Winston “Strick” MacArthur Strickland, who died Tuesday night at 70 years old after a five-year battle with Lou Gehrig’s disease, will be remembered by friends and family this Friday and Saturday.
The family visitation is scheduled for Friday at Mack Eppinger and Sons Funeral Home in Cartersville between 6 and 8 p.m. The service will be at Turner Chapel AME in Marietta at noon on Saturday.
Strickland lived in Cartersville but has been a fixture in Marietta since the 1960s when he established S&M Enterprises, which encompasses Strick’s Barber Shop, Strick’s Grill and S&M Laundromat, off Lemon Street near downtown Marietta.
The restaurant has been closed for about two years now.
“He just loved life, and I think he really worked to make a difference,” said Michele Strickland of Smyrna, his youngest daughter. “He loved God first, he absolutely loved his family and he loved his community.”
He was born the son of a sharecropper in Paulding County and named after British politician Winston Churchill and U.S. Army Gen. Douglas MacArthur.
“They loved politics and focused on making a difference and improving social problems,” Michele Strickland said. “That speaks to a lot of what my dad focused on and did in his life. He embodied that.”
Winston Strickland moved with his family to Bartow County in 1954, graduated from Brown Barber College in Atlanta in 1962 and shortly thereafter moved to Marietta.
Michele Strickland said her father had an affinity for the ocean and joking around.
“When my dad was in the water, he said he simply felt free,” she said. “He was also the biggest jokester … he always got a kick out of himself — sometimes at his expense.”
She also said she’ll forever remember her father being the “funniest” dancer and loving Motown music.
“We called it the chicken dance. You’d have to see it to know it. It was his signature dance,” she said with a laugh. “Al Green was one of his favorite (artists).”
From the community’s perspective, Winston Strickland exemplified a “servant leader,” insurance agent Don Johnson said.
“He enjoyed serving all citizens, but he was really passionate about the youth and senior citizens,” he said.
Johnson, 63, has known Strickland for about 27 years and started Blacks United for Youth-Cobb with him about 22 years ago.
“He was a visionary,” said Johnson, who last saw Strickland on Friday. “He was my mentor and friend. We had a very special relationship. There wasn’t anything I wouldn’t do for him. He was a quiet giant.”
BUY-Cobb, a youth leadership and mentor program, has contributed more than $300,000 in scholarships to youth in Cobb, Cherokee and Paulding counties and helped more than 2,000 students in Cobb alone.
Clarence Pennie, who owns and operates MG Systems Inc. in Kennesaw, met Strickland after moving to Georgia from Dallas, Texas, in 1986.
“He helped me when I decided to leave corporate America and start my own business in 1997,” Pennie said. “Strick would help anybody. That guy could make stuff happen just based on relationships. He built strong bridges of trust between county government and the community.”
Attorney Nathan Wade said Strickland is like his godfather and that he’s known him since moving to Georgia nearly 20 years ago.
“He was one of the first people I met upon coming here to Georgia, and he was very instrumental in my development both as a young man and as a young attorney,” Wade said. “He taught me personally, politically, socially and spiritually.”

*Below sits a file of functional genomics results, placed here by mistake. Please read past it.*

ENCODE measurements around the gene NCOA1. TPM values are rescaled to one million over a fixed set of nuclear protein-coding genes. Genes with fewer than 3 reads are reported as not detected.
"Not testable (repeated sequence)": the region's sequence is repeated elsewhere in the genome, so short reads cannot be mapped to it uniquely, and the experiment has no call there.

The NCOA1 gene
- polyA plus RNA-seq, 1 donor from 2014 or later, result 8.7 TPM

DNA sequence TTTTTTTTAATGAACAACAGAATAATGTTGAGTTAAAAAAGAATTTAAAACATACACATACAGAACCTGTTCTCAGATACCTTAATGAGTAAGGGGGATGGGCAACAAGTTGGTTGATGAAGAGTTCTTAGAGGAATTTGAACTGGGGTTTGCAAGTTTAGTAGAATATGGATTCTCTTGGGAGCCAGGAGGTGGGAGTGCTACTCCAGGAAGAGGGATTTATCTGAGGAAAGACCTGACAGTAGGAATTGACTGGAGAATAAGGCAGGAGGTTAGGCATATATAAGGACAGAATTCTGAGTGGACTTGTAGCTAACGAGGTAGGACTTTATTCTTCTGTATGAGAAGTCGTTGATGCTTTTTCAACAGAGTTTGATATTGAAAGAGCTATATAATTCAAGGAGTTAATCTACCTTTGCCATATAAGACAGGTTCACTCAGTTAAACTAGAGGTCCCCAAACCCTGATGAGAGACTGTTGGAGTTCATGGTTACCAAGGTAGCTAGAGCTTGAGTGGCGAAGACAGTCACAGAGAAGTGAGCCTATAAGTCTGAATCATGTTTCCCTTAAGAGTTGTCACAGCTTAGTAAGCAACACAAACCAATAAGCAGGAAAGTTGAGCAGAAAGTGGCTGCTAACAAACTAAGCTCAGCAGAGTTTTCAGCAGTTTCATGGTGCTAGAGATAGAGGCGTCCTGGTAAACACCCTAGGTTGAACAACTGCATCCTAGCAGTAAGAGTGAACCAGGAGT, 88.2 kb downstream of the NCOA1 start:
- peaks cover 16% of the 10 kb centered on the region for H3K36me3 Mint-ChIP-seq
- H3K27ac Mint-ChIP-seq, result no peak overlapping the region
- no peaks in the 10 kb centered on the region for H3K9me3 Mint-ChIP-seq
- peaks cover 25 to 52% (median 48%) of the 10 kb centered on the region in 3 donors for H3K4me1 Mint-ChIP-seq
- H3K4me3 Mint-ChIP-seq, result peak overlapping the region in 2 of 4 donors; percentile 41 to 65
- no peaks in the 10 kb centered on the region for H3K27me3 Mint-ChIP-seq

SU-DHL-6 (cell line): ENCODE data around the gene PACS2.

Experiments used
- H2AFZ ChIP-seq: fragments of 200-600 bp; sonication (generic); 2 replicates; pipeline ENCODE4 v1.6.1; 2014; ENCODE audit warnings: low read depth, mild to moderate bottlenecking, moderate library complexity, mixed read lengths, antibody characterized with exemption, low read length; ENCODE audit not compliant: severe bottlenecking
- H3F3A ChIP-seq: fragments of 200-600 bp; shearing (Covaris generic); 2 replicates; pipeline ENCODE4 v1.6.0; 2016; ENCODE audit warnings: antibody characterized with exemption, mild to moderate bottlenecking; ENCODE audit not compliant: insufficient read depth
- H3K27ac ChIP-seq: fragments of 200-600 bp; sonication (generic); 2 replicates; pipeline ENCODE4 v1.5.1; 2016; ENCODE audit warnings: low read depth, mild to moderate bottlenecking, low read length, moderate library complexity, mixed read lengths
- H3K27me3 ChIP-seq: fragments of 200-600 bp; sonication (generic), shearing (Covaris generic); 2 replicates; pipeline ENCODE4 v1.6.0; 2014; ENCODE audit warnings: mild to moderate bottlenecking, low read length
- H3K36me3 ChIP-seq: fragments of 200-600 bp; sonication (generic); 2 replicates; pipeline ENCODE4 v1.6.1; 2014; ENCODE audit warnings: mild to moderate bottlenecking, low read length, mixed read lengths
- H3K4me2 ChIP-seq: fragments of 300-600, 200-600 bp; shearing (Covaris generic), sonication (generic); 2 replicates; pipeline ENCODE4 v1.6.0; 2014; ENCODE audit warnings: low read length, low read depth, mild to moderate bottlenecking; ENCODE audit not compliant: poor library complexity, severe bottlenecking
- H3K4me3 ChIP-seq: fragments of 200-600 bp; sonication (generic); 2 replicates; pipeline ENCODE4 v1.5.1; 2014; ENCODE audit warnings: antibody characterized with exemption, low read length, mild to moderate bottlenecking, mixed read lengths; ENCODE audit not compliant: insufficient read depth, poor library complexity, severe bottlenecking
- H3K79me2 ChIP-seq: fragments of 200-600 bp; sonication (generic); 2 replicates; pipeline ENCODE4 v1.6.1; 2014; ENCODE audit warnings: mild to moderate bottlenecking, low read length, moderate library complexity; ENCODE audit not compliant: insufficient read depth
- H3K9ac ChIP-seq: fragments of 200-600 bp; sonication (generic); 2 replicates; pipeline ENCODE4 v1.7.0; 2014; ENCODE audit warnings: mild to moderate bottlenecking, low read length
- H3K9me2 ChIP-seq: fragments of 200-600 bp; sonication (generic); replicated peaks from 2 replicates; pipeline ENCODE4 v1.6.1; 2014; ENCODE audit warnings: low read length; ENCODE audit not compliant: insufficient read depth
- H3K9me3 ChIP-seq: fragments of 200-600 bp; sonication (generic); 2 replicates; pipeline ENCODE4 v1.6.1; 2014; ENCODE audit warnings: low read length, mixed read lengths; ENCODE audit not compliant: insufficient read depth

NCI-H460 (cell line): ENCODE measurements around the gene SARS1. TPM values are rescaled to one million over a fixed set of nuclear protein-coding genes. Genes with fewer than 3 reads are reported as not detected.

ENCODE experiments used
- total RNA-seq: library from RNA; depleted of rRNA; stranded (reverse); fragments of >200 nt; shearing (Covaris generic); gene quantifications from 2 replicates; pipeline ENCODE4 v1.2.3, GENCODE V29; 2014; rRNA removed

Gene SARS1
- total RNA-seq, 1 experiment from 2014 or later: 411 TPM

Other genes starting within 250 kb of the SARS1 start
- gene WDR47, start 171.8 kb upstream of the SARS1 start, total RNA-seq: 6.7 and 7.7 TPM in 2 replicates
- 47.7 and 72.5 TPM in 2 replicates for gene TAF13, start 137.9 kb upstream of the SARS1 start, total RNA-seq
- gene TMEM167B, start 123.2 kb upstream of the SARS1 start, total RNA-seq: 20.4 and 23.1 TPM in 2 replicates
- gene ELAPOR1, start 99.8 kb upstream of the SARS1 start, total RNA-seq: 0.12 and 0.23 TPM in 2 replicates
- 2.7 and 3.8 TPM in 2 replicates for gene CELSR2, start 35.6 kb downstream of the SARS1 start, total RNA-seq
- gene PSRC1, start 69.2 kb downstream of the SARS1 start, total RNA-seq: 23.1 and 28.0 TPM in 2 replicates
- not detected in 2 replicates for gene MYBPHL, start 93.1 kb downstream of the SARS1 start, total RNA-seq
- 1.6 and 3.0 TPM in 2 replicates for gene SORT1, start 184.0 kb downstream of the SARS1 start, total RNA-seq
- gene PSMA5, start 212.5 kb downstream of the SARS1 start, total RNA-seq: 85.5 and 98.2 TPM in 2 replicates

Now 39, Wade recalled the first time he ever met Strickland.
“I was in law school and I was selected as an intern in the prosecutor’s office here in Cobb,” he said. “He had gotten wind that there was a young African American intern here in the Cobb County office and he wanted to meet me.”
Wade said he’ll always remember Strickland for being what he calls a “constant politician” who “lived, breathed and ate” politics and for his sayings like, “The answer is not always in a book,” and “Do the right thing, live right and treat people right and good things will come to you.”
He last saw his friend just before Thanksgiving.
“That’s time that I’ll cherish because it was the last little bit of time that I had with him,” Wade said. “He just meant a lot to me.”
Former Georgia Gov. Roy Barnes met Strickland for the first time about 35 years ago when Joe Frank Harris of Cartersville was running for state governor.
“There’s nobody that I’m closer to than Winston Strickland,” Barnes said Wednesday. “He’s like my brother, and I’m just so sorry about his death. He helped so many people … he’s one of the greatest human beings I’ve ever known.”
Barnes had planned on going to visit him Saturday.
“The things that he has done for me … I couldn’t name them all,” he said. “Almost every morning back when he was active and especially on Saturday mornings … we would have coffee and eat sausage biscuits together.”
The late barber also served as president of the National Association of Barber Boards of American and inducted into their Hall of Fame, served on the board of the Cartersville-Bartow County Chamber of Commerce and New Frontier of Bartow County Inc., is an emeritus member of the St. Luke African Methodist Episcopal Church steward board and helped establish the First Southern Bank in Lithonia.
In a 2009 interview with the Journal, Strickland said he was a self-made man, but was blessed to have a lot of people counsel him to keep him moving in the right direction.
“My mother taught me that you work hard, treat people right and when you find something’s wrong, you straighten it out,” he said. “Do good in anything that you put your hand into, and in the meantime you’ve got to give back to the community.”
Winston Strickland is also survived by his wife of 47 years, Rosetta Strickland; oldest daughter, Monique Strickland Hall of Carterville; Michele Strickland, and two grandchildren, Jaden MacArthur Hall, 15, and Janai Hall, 8.